North Carolina native Blair Tindall's recent book is a tell-all about music, corruption, racketeering, sex, drugs, alcohol and extramarital affairs. There are no Led Zeppelin-like pairings of groupies and mud sharks, but the book's plenty sordid, if relatively subdued.
"Another cash-in tell-all," you're probably saying -- right before you scratch your head and blurt out, "Wait a minute -- who the hell is Blair Tindall?"
Glad you asked. She's an ... oboist?
Tindall decided to write her memoirs, the controversial Mozart in the Jungle: Sex, Drugs, and Classical Music (Atlantic Monthly Press; 3Stars), after spending some 25 years in the world of professional classical music. Did we mention controversy? In this state alone, Tindall -- a North Carolina School of the Arts graduate -- has had two appearances cancelled already, at the Eastern Music Festival and the Brevard Music Festival.
Mozart in the Jungle blends the story of Tindall's classical music education with that of postwar classical music itself. She soon describes how the rise of rock -- as well as '60s-era class politics -- eventually led to where we are today, with (her estimate) some 5,000 music school graduates fighting over the same 250 or so symphony jobs. The solution? In the 1980s, at least, it was to go freelance -- do film scores, jingles, CD projects.
Today, however, many orchestras are in yearly fights for funding. CD sales are scattershot at best, movies tend to use popular songs, and even Broadway shows typically use prerecorded music.
Tindall seems to see this as a positive. As she writes, "Classical music could learn from the diamond companies, which have transformed a relatively common mineral into something precious by limiting its abundance in the marketplace."
Mozart in the Jungle is either the final nail in the classical coffin or the first one pounded in the process of rebuilding. Perhaps instead of dismissing pop music with a shrug and raised eyebrow, classical music could learn a little from rock & roll and hip-hop about speaking to "common folk."
Tindall's case is convincing. Today, the mere idea of classical music -- with its overwhelmingly white, aristocratic origins -- is almost politically incorrect to some. Some of this is perhaps also due to the overriding notion of many that pop, rock and hip-hop are ephemeral musics, whereas classical, with its centuries-long heritage, is somehow unimpeachable and here to stay.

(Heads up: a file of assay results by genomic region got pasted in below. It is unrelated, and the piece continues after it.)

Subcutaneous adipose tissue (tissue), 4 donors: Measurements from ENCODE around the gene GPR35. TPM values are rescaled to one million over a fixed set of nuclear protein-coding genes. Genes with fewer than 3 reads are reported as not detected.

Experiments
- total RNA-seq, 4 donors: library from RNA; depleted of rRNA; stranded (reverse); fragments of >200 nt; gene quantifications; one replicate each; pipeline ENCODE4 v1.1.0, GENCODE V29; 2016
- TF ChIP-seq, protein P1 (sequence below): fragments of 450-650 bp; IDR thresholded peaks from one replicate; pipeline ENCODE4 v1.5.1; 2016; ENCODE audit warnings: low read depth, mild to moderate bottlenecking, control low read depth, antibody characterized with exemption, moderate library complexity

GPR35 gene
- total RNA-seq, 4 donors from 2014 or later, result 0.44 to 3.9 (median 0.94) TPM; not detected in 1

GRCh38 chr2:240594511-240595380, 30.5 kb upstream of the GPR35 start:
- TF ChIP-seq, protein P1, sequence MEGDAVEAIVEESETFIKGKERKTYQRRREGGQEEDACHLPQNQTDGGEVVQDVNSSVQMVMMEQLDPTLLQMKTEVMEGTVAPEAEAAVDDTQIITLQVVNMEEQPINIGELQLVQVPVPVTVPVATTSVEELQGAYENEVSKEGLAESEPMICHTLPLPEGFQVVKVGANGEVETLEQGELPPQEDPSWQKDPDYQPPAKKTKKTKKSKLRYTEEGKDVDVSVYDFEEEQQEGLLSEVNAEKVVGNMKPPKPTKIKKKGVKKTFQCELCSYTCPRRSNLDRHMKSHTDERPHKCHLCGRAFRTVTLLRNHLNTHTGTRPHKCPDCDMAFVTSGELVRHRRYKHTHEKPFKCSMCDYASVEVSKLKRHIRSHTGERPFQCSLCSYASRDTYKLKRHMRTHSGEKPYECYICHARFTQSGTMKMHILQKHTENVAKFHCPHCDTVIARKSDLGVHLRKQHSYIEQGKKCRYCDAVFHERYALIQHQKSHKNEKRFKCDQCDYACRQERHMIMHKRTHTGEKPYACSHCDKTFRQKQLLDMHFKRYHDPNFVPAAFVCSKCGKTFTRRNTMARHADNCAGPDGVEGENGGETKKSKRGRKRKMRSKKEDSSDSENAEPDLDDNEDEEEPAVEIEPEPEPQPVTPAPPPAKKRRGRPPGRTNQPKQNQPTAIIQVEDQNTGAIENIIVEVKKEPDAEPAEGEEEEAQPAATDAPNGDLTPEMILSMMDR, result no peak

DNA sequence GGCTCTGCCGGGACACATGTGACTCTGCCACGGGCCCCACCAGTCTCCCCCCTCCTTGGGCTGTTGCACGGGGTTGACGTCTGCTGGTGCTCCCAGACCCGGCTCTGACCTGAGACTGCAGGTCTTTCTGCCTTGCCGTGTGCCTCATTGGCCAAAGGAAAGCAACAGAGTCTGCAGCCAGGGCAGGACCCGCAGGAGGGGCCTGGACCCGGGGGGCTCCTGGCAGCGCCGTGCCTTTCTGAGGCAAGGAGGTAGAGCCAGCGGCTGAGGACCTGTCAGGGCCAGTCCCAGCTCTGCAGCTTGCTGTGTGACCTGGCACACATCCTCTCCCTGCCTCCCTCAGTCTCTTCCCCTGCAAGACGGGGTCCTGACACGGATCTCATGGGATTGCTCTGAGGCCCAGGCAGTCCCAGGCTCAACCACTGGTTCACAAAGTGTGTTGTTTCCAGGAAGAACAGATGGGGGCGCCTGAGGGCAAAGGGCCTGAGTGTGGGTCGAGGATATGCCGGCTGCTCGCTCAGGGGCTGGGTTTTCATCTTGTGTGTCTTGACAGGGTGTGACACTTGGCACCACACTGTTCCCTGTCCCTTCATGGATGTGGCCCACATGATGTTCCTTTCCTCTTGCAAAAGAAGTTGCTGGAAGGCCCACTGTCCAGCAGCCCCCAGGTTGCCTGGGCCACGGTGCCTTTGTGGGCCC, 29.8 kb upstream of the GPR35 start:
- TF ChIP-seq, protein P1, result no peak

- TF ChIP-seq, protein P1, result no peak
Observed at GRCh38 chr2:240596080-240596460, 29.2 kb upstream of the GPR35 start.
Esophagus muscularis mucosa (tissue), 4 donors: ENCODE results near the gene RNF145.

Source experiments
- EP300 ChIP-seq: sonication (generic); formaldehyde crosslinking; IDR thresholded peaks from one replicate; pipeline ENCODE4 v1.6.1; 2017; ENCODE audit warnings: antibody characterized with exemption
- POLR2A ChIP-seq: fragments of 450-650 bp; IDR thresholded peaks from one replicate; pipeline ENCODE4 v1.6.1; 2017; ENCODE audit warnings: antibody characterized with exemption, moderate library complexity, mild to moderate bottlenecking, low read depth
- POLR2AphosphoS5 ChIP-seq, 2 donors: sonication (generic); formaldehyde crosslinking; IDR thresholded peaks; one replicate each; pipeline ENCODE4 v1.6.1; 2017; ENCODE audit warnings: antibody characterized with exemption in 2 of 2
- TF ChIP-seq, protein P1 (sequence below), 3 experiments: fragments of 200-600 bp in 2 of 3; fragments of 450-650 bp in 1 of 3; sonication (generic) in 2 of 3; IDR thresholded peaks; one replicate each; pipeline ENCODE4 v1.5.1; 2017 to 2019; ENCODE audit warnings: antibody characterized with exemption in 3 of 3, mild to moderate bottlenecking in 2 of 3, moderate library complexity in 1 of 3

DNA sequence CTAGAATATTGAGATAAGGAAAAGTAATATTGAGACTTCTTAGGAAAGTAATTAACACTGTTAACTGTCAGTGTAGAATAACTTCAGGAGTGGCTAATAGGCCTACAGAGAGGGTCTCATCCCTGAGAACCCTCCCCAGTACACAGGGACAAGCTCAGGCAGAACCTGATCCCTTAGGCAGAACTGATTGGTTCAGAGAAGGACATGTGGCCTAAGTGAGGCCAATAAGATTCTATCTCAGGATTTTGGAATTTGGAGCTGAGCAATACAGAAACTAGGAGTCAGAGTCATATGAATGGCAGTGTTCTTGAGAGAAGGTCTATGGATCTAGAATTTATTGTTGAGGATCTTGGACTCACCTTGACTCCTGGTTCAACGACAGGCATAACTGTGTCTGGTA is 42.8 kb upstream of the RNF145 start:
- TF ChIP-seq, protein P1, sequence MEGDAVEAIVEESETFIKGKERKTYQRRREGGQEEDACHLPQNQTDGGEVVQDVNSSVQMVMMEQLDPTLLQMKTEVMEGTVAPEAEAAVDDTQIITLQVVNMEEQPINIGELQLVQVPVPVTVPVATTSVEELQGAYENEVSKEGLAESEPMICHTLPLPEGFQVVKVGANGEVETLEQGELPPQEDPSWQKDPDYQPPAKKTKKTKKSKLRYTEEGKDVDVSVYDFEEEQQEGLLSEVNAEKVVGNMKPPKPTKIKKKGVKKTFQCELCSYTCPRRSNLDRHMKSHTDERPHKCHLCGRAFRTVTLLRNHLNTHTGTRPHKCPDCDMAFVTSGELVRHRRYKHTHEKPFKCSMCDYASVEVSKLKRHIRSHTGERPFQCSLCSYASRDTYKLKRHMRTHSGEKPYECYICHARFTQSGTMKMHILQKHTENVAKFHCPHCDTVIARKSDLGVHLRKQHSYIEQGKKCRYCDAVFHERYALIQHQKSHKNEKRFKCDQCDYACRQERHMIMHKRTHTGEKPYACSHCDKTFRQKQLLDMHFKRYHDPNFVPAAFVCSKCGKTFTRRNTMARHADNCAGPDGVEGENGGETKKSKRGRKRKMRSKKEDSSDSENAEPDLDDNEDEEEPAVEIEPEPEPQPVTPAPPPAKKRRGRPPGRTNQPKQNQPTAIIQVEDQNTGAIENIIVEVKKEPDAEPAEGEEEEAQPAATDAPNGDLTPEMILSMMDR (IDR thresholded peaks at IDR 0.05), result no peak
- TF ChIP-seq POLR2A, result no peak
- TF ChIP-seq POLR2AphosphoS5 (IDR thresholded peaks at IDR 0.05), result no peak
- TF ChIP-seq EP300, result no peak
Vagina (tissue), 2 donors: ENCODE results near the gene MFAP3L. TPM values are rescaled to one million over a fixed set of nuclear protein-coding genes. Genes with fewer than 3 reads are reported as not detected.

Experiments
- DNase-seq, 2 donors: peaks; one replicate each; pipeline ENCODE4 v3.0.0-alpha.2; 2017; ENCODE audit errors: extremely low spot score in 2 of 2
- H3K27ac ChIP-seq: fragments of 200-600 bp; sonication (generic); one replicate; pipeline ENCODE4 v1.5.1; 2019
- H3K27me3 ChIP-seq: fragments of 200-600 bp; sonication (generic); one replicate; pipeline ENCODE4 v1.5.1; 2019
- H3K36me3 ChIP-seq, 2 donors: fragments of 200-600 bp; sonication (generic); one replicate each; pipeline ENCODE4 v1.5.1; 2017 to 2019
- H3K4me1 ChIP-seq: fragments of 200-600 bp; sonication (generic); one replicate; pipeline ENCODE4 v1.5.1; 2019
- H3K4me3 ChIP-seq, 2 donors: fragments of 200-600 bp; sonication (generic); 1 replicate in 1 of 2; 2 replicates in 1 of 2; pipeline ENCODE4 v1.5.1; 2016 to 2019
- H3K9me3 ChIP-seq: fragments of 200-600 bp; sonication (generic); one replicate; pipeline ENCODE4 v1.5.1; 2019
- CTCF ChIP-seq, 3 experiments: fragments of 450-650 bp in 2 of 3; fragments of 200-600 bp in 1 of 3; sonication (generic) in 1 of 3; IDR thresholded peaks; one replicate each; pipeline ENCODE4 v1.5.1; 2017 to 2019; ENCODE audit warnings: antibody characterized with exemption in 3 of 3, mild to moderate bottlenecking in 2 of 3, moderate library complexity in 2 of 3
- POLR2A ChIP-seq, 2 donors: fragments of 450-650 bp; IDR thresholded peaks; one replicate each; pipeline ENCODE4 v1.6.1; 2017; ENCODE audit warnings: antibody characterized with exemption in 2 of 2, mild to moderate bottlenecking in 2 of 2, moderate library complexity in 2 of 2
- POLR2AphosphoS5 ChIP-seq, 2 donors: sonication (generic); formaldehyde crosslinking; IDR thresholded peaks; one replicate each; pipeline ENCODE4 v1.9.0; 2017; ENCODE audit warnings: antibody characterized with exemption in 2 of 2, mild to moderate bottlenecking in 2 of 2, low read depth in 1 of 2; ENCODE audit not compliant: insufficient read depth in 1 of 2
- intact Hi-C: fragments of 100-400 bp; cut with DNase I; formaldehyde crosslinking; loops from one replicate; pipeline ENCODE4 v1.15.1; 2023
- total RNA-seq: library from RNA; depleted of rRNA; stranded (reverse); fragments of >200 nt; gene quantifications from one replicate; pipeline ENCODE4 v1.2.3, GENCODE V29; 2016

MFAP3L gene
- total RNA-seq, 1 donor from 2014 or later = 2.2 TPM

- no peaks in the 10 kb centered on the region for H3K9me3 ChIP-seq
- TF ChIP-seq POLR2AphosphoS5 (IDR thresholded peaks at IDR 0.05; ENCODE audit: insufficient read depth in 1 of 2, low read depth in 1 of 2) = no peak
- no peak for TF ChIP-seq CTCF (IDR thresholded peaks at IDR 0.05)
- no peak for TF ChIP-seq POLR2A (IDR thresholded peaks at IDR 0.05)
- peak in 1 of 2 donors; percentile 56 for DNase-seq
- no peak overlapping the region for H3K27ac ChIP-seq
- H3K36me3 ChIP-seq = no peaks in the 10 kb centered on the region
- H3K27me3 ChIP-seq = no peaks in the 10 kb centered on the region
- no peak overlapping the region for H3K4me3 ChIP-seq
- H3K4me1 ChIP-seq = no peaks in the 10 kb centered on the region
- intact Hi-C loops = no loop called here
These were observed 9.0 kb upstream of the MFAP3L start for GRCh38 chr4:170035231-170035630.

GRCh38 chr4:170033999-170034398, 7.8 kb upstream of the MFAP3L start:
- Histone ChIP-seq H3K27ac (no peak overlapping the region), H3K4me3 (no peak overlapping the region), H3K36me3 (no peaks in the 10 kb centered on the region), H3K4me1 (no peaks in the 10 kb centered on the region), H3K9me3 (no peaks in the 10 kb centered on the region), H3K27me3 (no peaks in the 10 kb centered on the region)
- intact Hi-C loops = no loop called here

To boot, the unspoken target audience for most symphonies (no matter how many Peter and the Wolf children's concerts are presented) is Baby Boomer age or older -- often much older, and monied. Concerts are presented in concert halls (a necessity, due to the lack of amplification), and performers -- as well as much of the audience -- wear tuxedos and cocktail dresses.
Tindall does her part to shake things up: She describes selling dime bags while in school, trading sexual favors for jobs, taking copious amounts of Inderal (a stage fright drug) and running around between jobs more than anyone since Heidi Fleiss.
Gale Mahood, artistic administrator of the Charlotte Symphony, doesn't put a lot of stock in Mozart. "My overall impression of Ms. Tindall's book is that while she devotes approximately 90 percent of the book to her own sexual escapades and her 'resulting' freelance gigs, she then, without accurate documentation or factual support of her conclusions, condemns the entire classical music industry for being guilty of sexual nepotism."
For Mahood, who says her opinions don't represent the Charlotte Symphony at large, Tindall's book hits home: "She calls out the Charlotte Symphony as among the lower-paying positions with a salary of '$27,000.' In actuality, the figure for the 2003-2004 season ... was $26,520, but Tindall fails to report that the orchestra union's seven-week strike in that season reduced the salary accordingly, and in the following nonstrike year the salary returned to $31,350."
By the end of the book, Tindall earns a master's in journalism from Stanford, becomes a journalist (Sierra magazine, The San Francisco Examiner and The New York Times) and decides she shall only play music when she really feels it, not when some movie producer comes calling. It is no longer the all-consuming obsession for Tindall that it once was.
To paraphrase another Dead White Male, the furor over Mozart is much ado about nothing -- except that classical music lovers are people with failures and foibles just like us lowbrows.
Mozart in the Jungle is available at bookstores. The Charlotte Symphony will perform Handel's Messiah at Belk Theater, with the Oratorio Singers, at 7:30pm Dec. 21. For info, call 704-372-1000.